Cullimore’s prime directive as mayor is to keep the roads of Cottonwood Heights safe from drunk or impaired drivers. To accomplish this task, as well as to respond more quickly to emergencies, 34 officers—one officer for every thousand residents—serve on CHPD. Officers drive souped-up white Dodge Chargers. They have gas masks and an incident response vehicle they are prepared to use for a riot if need be.

On Tuesday nights, which have been the Canyon Inn’s best nights for the for the past 12 years, there are often up to four police cars patrolling within a few hundred yards of the bar, stopping motorists suspected of DUI driving northbound on Wasatch Drive.

Cullimore denies that there is an excess of officers serving this area. Recently officers from UHP have replaced officers from CHPD. How the CHPD is being phased out by another department was not addressed. The Cottonwood Heights Chief of Police, Robby Russo wasn’t immediately available for comment. In response to asking why the CHPD wouldn’t wouldn’t talk about harassment complaints, Cullimore said, “You just did, you brought them to me, and I’m his boss.”

Stojak has proof that all night long officers from UHP and CHPD are pulling over customers. He has hours of video footage taken from his own parking lot and from the Park and Ride at the mouth of Big Cottonwood Canyon. Stojak himself received four tickets for various infractions, but never a DUI, because he never drinks when working. He was looking forward to showing a judge his footage and talking about his his business’ decline due to oppressive police presence. Instead, all of Stojak’s infractions were dismissed in court. According to DUI attorney Tyler Ayers, this dismissal of bogus charges issued by CHPD, and long, drawn out court hearings is nothing new. But, it is adversely affecting the lives of innocent motorists.

“My clients have been arrested for blowing a .03, a .05.,” Ayers said. “They’re well under the legal limit. Many, many people are pulled over with no driving pattern whatsoever. They just come up with BS reasons to pull them over, like their license plates lights are out, or they lie and say they they’ve exhibited a driving pattern and when I see the video there is no driving pattern. I think that in Cottonwood Heights especially, that sort of behavior is not only tolerated, it’s part of their culture. It’s part of the way they do it there.”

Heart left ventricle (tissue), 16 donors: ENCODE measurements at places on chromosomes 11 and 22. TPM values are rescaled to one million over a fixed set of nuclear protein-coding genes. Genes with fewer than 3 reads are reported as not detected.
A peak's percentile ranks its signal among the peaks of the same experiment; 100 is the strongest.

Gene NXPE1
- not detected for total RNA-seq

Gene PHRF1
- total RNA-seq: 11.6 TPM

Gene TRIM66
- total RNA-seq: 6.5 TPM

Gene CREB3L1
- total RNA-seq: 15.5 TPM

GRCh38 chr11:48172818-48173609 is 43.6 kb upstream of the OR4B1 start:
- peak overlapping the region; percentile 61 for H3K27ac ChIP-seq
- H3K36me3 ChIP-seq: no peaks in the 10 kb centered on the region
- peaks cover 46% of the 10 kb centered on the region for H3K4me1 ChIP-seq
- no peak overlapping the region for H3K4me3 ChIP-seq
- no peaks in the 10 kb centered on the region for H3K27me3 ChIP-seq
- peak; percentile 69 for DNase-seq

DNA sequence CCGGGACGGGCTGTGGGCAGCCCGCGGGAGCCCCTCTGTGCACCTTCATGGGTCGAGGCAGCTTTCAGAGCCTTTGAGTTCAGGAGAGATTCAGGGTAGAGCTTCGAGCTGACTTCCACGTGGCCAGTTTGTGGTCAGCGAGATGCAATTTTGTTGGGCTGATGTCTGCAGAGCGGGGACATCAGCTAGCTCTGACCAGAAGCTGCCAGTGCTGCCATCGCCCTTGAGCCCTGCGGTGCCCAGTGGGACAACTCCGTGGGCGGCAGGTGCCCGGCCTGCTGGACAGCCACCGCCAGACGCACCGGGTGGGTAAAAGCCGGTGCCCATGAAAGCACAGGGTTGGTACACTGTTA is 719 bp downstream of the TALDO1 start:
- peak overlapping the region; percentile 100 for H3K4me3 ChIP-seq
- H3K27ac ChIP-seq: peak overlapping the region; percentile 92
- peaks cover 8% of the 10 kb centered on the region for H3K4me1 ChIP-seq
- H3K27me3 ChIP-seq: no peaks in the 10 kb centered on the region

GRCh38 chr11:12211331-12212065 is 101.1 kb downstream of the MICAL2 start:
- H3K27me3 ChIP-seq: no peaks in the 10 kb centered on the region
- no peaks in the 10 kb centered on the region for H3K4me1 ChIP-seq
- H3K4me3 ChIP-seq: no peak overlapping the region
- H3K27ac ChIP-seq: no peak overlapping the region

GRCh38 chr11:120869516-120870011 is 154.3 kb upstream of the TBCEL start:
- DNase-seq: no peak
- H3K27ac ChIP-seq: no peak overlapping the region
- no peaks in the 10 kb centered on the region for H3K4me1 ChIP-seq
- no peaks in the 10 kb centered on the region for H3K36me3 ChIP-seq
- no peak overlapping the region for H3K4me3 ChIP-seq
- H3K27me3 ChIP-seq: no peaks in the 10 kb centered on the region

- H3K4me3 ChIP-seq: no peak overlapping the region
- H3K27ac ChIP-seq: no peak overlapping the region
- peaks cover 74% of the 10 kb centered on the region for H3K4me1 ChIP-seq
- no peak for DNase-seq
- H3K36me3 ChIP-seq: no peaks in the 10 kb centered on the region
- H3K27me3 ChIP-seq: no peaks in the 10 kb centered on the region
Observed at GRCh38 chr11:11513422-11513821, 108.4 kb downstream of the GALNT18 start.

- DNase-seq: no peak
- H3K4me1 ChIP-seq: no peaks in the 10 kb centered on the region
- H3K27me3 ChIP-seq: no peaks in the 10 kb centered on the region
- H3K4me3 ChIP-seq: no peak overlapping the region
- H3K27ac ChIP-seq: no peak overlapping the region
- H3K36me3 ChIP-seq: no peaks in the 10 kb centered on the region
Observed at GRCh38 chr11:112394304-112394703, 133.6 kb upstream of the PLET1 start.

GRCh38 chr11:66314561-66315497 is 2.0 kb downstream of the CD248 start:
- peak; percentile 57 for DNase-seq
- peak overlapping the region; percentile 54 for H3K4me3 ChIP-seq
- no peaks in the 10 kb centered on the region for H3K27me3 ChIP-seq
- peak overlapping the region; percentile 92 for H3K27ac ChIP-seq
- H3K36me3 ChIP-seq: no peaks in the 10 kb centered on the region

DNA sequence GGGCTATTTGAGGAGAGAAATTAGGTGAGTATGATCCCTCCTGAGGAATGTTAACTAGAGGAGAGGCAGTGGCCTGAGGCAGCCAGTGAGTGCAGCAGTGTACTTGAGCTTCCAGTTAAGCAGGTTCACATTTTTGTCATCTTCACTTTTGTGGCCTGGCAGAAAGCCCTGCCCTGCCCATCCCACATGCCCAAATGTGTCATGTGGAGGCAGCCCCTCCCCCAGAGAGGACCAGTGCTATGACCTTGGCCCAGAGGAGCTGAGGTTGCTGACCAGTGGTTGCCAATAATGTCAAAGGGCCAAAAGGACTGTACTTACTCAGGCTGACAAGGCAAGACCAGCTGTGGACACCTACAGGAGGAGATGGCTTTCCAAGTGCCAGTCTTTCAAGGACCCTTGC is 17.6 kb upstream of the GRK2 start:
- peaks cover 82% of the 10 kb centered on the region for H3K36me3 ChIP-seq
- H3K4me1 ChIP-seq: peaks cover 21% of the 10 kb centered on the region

According to Mayor Cullimore, Tyler Ayers has “an axe to grind.” When asked to elaborate why a DUI attorney would be so opposed to DUIs, Cullimore believes that Ayers is speaking for his clients.

Ayers’ personal records show 67 dismissals out of over 300 cases. This is a 23 percent dismissal rate compared to what he says has been consistently a five percent dismissal rate by the county and state police departments.
Cullimore offers no indication anything is wrong. “I’m proud of the job they are doing, and in fact they just received an award from the State of Utah for the outstanding job they are doing in keeping our roads safe.”

To show their collective discontent with the city, all of the local business owners opted out of belonging to the Cottonwood Heights CDA (Community Development Agency).  This action, according to Mayor Cullimore, is not in their best interest because it prevents the business owners from having a “voice” in the $62 million project south of their businesses.

Please stay tuned for Standing Their Ground: Part II